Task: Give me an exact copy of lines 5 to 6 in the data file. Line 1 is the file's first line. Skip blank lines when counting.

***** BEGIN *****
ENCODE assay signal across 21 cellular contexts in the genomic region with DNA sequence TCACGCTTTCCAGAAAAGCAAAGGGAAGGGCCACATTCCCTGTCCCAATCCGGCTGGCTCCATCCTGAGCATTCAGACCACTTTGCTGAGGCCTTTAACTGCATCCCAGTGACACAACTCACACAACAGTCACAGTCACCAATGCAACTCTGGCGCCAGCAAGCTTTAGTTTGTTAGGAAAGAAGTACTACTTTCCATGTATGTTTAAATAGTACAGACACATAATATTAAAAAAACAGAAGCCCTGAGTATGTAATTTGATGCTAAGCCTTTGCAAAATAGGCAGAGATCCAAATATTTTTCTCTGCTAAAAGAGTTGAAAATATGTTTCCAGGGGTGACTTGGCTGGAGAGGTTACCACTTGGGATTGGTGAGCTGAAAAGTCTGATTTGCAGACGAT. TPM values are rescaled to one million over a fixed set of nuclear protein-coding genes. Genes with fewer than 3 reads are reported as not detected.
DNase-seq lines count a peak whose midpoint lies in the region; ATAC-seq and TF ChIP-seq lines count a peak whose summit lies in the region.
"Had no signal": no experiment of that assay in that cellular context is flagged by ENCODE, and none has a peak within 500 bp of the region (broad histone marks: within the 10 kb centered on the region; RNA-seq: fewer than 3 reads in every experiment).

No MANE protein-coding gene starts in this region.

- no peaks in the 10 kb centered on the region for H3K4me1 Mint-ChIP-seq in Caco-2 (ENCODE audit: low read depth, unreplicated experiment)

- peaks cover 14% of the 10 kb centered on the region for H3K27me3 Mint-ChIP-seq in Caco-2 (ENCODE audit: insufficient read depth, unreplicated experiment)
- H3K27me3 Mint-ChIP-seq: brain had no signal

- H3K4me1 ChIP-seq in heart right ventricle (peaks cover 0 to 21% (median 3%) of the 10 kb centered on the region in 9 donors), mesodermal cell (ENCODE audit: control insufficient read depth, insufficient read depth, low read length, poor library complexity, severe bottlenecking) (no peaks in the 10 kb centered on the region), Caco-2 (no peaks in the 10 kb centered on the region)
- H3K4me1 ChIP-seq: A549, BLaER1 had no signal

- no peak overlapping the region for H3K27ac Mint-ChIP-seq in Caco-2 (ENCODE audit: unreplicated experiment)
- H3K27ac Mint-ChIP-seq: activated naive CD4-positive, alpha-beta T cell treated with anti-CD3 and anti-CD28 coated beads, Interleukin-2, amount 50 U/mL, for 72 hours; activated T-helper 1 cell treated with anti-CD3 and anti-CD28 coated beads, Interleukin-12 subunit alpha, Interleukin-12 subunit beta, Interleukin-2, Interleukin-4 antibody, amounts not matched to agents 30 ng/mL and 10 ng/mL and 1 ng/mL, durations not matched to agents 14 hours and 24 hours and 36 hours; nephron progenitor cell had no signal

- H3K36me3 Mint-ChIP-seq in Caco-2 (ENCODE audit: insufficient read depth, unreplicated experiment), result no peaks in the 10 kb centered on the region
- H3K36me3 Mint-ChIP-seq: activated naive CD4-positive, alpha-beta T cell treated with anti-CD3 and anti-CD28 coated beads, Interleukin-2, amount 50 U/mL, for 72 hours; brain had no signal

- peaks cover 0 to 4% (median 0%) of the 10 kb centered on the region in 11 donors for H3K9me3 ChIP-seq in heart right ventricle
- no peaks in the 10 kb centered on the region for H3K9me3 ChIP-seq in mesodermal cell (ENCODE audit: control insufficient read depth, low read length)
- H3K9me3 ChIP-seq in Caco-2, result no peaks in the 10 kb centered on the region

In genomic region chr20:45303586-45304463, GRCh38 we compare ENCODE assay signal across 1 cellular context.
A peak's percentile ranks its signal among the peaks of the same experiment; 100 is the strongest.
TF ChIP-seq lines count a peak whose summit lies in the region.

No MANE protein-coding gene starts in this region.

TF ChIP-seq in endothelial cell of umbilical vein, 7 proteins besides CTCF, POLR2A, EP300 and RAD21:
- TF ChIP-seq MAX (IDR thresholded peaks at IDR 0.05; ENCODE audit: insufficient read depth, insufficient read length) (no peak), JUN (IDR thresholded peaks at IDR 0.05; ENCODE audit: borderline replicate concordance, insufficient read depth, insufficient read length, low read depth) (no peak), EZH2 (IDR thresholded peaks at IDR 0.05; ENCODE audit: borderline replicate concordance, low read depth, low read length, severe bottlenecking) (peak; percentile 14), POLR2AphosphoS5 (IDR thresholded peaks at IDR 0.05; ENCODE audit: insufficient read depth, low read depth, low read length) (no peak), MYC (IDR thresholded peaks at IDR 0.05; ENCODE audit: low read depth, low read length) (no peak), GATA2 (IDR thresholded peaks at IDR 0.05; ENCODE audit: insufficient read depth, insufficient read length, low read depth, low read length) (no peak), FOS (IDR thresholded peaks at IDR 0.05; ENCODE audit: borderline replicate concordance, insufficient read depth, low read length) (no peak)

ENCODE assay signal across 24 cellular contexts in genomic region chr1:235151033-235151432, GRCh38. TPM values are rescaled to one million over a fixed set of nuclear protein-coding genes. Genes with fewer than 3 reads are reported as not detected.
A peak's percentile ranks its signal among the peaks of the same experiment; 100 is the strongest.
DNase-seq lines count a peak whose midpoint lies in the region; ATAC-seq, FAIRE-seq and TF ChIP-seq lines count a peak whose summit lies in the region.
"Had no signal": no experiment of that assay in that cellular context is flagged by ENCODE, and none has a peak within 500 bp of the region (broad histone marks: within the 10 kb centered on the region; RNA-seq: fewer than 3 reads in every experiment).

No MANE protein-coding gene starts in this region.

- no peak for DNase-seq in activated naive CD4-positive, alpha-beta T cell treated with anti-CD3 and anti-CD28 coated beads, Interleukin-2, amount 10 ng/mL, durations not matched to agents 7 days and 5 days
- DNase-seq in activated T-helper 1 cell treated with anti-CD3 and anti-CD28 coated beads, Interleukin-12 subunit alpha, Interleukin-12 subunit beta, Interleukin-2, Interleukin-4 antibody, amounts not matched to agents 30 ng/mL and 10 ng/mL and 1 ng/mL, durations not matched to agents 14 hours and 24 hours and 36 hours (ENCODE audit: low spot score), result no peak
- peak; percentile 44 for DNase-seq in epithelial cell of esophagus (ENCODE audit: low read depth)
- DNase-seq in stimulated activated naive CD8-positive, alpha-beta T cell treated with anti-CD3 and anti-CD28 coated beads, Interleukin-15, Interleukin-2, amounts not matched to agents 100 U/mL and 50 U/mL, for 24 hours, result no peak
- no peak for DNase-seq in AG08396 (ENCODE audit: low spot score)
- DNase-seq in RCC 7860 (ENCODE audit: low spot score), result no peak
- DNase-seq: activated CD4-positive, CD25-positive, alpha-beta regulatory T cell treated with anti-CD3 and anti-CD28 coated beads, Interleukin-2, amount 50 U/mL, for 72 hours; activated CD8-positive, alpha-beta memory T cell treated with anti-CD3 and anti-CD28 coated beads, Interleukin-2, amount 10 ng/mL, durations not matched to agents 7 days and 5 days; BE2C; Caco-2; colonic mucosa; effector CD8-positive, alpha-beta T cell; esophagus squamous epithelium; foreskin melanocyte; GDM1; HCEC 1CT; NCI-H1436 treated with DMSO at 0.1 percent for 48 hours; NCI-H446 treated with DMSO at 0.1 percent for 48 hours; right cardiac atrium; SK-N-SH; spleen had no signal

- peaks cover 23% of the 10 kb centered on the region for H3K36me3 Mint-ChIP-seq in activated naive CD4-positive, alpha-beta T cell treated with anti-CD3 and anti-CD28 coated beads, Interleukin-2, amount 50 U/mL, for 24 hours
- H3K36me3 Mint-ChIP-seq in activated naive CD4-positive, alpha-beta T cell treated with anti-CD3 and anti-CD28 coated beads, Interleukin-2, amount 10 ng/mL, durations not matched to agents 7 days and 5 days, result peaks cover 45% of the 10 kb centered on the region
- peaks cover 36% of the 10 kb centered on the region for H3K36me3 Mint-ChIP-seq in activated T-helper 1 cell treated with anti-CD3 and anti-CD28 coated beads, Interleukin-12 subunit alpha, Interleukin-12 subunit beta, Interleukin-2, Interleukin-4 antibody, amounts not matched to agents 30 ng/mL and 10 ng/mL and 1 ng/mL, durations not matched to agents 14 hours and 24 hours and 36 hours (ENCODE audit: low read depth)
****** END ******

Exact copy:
- no peaks in the 10 kb centered on the region for H3K4me1 Mint-ChIP-seq in Caco-2 (ENCODE audit: low read depth, unreplicated experiment)

- peaks cover 14% of the 10 kb centered on the region for H3K27me3 Mint-ChIP-seq in Caco-2 (ENCODE audit: insufficient read depth, unreplicated experiment)